Mr Dorrell said in a debate on education on Tuesday that the first indications of the results of the review emerged in the press on October 11 - 11 days before an education department press release announced the review had begun.
Woodhead under fire for attack on standards
Universities chief Roderick Floud laid into former schools standards boss Chris Woodhead this week over claims that higher education is dumbing down.
Professor Floud, provost of London Guildhall University and president of Universities UK, told the University Vocational Awards Council conference yesterday that Mr Woodhead, former chief inspector of schools at Ofsted, changed his tune on so-called "Mickey Mouse" degrees when figures showed media studies course graduates were more likely to get jobs than graduates on average.
Glasgow PhD student 'did not breach code'
Glasgow University found that a PhD student who allegedly misused his position as a researcher into paedophilia did not breach the university code of discipline or code of conduct for using its computers.
University secretary Dugald Mackie ordered the inquiry in the wake of newspaper claims that Richard Yuill had emailed convicted paedophiles. A university spokesman said Mr Yuill had been instructed to modify his research methods, and must obtain approval for "sensitive aspects" from the university's research ethics committee.
Scottish Executive to spend £1bn on science
A science spending review ordered by Scotland's enterprise and lifelong learning minister, Wendy Alexander, shows that in the current parliamentary session, the Scottish Executive will spend £1 billion on science, in addition to an anticipated £700 million for Scottish science from Westminster.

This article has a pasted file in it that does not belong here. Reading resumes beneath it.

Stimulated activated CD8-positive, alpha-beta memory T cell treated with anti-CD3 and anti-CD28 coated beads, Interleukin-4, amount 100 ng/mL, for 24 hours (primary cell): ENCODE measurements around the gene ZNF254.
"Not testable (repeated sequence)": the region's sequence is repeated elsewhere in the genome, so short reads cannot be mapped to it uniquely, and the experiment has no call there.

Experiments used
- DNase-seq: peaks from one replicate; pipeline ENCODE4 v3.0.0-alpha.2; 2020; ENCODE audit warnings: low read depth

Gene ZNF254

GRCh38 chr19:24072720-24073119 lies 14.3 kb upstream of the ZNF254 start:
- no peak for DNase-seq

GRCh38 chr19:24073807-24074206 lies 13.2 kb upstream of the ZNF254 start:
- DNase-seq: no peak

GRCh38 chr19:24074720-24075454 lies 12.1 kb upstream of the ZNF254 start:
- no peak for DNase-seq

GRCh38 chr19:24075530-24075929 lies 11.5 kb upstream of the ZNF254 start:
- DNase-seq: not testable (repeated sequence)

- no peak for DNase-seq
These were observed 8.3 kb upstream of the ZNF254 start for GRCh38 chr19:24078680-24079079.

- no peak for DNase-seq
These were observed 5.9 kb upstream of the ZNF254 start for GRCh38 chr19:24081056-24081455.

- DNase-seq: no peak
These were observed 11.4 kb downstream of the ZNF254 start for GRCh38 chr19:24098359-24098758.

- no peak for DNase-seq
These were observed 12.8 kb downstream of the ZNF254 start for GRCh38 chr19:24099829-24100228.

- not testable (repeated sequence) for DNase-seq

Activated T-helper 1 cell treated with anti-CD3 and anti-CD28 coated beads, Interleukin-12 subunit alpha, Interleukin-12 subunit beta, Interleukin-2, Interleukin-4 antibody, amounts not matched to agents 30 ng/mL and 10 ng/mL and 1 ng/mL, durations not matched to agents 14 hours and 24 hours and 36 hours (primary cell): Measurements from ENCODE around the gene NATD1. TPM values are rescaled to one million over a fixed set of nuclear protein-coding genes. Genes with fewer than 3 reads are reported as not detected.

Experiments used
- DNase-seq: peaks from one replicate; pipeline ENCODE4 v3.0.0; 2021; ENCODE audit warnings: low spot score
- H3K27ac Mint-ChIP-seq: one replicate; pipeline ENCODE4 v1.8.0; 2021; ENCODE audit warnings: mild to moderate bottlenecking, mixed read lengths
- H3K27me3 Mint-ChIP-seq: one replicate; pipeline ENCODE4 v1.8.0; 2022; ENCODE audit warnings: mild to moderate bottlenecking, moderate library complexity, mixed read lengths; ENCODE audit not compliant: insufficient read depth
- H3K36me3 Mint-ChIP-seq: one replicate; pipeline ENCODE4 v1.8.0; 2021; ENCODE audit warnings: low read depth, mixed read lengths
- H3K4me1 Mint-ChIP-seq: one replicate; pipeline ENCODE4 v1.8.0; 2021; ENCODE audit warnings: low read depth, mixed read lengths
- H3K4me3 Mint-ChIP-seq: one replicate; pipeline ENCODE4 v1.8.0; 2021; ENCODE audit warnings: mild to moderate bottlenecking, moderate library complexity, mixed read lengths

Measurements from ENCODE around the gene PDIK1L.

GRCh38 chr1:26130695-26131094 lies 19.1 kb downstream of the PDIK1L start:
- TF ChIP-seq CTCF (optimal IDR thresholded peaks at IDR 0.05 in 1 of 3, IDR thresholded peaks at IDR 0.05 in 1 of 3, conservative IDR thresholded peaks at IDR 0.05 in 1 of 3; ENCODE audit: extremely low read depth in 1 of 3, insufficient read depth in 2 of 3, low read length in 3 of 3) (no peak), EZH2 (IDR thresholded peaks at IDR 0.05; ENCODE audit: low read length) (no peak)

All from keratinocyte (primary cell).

Ms Alexander said that the new data-collection system had established that over the lifetime of the Scottish Parliament science spending would rise by 15 per cent in real terms.
"The baseline that we have for tracking science expenditure in Scotland will show whether we are putting our money where our mouth is," she said.
Football managers find it's 'in my head son'
Smashing tea cups in the dressing room like fictional football coach Mike Bassett is not the only thing that improves player performance.
A national conference at Liverpool John Moores University yesterday demonstrated that sports science is playing a major role in the tactical armoury of the modern football manager.
And if he had not been otherwise engaged, Sven-Goran Eriksson might have learnt a thing or two before England's World Cup game against Sweden at Old Trafford tomorrow. Alongside speakers such as Jens Bangsbo, assistant coach at Juventus and professor of sports science at Copenhagen University, was Paul Balsom, a physiologist who works with the Swedish national team.
Fall in first-degree trainees
Liberal Democrats have asked if the decline in the numbers on teacher training undergraduate courses is a deliberate government policy. Numbers of teacher training undergraduates for 2001-02 are about 50 per cent lower than in 1992-93. The Teacher Training Agency said students wanted to keep their career options open.